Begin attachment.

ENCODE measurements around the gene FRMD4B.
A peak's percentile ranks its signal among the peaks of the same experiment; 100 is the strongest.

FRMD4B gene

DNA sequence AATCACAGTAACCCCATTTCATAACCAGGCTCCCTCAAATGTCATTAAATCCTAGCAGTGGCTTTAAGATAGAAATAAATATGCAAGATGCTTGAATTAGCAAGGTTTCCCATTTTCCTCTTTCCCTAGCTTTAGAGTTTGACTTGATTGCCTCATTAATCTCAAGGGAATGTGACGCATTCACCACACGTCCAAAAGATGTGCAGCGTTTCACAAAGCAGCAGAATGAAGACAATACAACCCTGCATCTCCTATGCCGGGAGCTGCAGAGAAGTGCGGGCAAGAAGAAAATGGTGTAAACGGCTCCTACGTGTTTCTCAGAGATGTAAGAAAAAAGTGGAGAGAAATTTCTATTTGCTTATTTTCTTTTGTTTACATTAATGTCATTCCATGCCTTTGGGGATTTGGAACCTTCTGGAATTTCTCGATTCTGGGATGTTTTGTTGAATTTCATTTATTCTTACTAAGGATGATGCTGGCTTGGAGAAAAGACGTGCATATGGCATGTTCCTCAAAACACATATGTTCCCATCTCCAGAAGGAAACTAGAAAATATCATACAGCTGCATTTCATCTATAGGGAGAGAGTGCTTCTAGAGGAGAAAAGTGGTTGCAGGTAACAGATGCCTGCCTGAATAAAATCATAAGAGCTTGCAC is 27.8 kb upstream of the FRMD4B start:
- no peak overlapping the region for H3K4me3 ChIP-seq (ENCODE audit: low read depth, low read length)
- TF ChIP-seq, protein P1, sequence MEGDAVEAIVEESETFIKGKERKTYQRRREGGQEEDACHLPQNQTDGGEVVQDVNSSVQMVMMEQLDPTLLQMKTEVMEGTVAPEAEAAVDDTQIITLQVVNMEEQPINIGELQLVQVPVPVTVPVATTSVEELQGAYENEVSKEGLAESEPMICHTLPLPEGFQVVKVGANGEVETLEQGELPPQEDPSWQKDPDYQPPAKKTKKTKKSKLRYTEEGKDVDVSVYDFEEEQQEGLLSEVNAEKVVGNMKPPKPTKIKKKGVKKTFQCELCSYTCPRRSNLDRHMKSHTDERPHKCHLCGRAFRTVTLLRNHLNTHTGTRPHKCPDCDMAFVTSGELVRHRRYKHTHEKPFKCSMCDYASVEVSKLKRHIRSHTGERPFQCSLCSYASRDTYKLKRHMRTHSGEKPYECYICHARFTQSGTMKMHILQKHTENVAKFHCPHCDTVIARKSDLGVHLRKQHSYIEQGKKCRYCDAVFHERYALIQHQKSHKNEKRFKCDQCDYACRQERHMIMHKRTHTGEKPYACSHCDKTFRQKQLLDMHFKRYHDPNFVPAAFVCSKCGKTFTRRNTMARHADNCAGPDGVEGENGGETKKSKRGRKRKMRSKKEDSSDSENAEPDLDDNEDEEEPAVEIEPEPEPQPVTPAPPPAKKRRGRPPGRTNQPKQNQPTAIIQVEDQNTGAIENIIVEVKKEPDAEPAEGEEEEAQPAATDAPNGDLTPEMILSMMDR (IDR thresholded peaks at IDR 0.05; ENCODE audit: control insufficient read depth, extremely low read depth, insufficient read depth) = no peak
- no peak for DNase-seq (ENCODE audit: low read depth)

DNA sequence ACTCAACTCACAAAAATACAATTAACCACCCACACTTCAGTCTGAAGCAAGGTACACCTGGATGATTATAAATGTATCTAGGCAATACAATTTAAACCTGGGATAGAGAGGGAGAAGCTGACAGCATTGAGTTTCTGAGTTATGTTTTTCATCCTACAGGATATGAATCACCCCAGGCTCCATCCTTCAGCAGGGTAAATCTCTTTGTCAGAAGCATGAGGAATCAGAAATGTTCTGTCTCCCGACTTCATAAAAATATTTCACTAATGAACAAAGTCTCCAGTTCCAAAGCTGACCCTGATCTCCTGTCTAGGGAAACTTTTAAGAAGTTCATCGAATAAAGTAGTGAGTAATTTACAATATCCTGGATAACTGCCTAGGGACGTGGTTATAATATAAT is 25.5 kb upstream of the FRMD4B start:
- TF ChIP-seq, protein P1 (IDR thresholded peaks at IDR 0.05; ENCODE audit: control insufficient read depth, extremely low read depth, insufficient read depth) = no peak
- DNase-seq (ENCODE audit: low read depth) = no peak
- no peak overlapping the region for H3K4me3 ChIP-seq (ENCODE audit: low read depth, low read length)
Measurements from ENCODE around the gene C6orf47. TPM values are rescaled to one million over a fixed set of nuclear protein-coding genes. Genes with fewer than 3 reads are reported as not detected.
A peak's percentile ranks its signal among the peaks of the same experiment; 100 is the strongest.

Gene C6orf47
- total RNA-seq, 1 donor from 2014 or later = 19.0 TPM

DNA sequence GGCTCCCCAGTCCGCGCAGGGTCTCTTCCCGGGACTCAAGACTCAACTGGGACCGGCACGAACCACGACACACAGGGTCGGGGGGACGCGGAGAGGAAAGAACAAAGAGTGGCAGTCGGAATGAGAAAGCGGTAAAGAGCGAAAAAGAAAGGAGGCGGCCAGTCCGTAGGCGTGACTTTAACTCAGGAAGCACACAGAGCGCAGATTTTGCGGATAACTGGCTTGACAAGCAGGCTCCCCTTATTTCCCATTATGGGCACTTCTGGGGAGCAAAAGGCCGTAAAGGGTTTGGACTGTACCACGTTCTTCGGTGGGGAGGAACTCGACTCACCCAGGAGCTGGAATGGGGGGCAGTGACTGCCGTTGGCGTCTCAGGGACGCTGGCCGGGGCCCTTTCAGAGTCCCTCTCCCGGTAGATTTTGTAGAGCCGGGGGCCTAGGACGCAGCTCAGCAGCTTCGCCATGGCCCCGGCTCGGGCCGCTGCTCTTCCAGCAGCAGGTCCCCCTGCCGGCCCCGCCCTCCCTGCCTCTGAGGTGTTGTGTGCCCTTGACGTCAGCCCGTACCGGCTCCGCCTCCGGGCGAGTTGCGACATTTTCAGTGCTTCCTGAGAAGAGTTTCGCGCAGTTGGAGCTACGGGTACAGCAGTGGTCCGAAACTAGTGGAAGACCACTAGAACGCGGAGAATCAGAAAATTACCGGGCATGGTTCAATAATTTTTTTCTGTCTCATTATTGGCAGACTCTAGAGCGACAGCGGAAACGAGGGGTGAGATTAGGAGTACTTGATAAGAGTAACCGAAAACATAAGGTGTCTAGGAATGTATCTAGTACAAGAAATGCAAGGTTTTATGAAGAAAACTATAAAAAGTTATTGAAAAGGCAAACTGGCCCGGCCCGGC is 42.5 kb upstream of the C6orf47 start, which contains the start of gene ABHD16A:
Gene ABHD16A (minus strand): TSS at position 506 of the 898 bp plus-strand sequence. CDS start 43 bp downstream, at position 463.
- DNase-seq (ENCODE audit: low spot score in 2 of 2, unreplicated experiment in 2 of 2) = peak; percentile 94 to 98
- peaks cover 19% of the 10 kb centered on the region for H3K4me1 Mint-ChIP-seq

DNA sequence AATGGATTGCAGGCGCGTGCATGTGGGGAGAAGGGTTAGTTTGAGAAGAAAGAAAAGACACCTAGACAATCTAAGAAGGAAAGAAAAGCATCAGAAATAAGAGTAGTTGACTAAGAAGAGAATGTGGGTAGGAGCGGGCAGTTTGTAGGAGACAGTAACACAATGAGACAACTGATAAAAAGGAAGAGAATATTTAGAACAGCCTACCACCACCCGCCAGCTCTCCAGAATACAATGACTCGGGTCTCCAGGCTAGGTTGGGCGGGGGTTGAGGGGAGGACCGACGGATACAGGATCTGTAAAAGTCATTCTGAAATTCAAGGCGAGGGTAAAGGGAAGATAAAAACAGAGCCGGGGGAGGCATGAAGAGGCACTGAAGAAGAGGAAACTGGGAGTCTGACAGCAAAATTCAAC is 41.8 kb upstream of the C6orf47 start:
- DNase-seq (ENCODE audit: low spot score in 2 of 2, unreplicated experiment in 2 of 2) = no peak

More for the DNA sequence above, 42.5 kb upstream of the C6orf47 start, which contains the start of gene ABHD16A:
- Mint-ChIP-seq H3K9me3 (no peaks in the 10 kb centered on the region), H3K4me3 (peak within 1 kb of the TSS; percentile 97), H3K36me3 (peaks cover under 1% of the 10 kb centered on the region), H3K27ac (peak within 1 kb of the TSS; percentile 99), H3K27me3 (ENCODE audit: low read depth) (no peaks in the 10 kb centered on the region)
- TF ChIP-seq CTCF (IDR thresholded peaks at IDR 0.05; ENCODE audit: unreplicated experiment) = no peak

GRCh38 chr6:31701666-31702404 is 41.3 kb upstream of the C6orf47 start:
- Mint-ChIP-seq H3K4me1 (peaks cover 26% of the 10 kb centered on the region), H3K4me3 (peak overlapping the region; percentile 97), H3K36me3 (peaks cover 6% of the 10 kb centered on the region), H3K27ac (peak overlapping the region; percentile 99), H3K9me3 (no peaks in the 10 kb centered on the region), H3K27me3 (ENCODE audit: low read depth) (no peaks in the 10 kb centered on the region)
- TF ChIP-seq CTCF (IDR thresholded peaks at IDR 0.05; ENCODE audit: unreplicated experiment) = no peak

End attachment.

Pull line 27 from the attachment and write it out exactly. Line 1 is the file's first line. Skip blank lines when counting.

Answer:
- TF ChIP-seq CTCF (IDR thresholded peaks at IDR 0.05; ENCODE audit: unreplicated experiment) = no peak